The other two movies in the trilogy were She Wore a Yellow Ribbon and Rio Grande. In She Wore a Yellow Ribbon, Wayne plays a cavalry commander on the eve of retirement. There are the obligatory confrontations, in this case with Arapahos, but the movie is more focused on the soldier's life in the frontier and how a career officer (Wayne) painfully leaves the only life he has known. This movie won an Oscar® for best cinematography. Winston Hoch, who shot the film, would team up with John Ford to direct two other Wayne classics, The Quiet Man and The Searchers.
Rio Grande, the third of the Ford trilogy, was also the least critically acclaimed. In it, Wayne plays the same character as he did in Fort Apache. It is also his first pairing with Maureen O'Hara, with whom he made five movies. Wayne and O'Hara would be lifelong friends and their chemistry in each of their movies was a winner at the box office. Rio Grande is considered by many to be the best of the three Ford movies, showing the harshness of the west, the harshness of the cavalry life, and the still open wounds from the Civil War that had just come to its conclusion.
In 1956, at age 49, Wayne starred in one more Ford epic, The Searchers. This complex character drama is not the stereotypical western or John Wayne western. Panned at the time, it is now considered by many to be the greatest western of all time. Wayne's character is so filled with hatred and racism that it is hard to distinguish between him and the Commanche he so doggedly pursues.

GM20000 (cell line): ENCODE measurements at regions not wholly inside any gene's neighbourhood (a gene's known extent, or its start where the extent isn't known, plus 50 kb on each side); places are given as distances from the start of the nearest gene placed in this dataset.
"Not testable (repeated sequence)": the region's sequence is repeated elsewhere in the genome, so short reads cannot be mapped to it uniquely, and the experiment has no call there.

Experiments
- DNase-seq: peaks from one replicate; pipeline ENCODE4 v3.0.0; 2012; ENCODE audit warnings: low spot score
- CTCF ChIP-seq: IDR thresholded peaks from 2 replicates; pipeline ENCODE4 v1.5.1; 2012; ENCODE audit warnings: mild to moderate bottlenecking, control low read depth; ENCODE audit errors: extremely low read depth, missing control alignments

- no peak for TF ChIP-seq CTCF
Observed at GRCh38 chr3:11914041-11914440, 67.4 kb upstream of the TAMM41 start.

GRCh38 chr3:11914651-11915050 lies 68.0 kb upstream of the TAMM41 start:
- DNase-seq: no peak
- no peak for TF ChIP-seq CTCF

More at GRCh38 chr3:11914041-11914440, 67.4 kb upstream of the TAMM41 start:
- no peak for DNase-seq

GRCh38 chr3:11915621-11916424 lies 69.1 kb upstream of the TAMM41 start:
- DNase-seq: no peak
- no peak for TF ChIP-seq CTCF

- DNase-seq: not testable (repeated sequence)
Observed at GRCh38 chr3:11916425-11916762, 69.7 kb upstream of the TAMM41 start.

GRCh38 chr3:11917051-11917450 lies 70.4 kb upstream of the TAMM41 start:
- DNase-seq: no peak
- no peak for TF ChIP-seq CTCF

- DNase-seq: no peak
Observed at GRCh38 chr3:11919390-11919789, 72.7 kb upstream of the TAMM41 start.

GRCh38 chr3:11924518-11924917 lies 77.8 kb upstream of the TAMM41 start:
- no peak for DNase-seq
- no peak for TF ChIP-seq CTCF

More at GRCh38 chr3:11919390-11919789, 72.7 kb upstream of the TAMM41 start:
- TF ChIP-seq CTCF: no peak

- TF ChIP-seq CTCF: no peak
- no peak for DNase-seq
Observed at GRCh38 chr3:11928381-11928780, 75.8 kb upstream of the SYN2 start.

John Wayne is identified with the western, and the western with John Wayne. Over the years, Wayne made many films in this genre, many commercially successful but not terribly noteworthy. Most great actors have appeared in westerns, and yet the genre, like its most iconographic actor, John Wayne, still remains on the "B" list. Yet, it was Steven Spielberg who said, "(b)efore I go off and direct a movie I always look at four films. They tend to be: Seven Samurai, Lawrence of Arabia, It's A Wonderful Life, and The Searchers." Not bad company.
Want to learn more about The Duke? His life and films are well chronicled at such sites as John Wayne Place, Reel Classics and Internet Movie Database. Trivia fans may also be intrigued to learn that the character of Indiana Jones wasn't the first to take his nickname from that of a dog. "Duke" was the name of the Wayne family's beloved Airedale.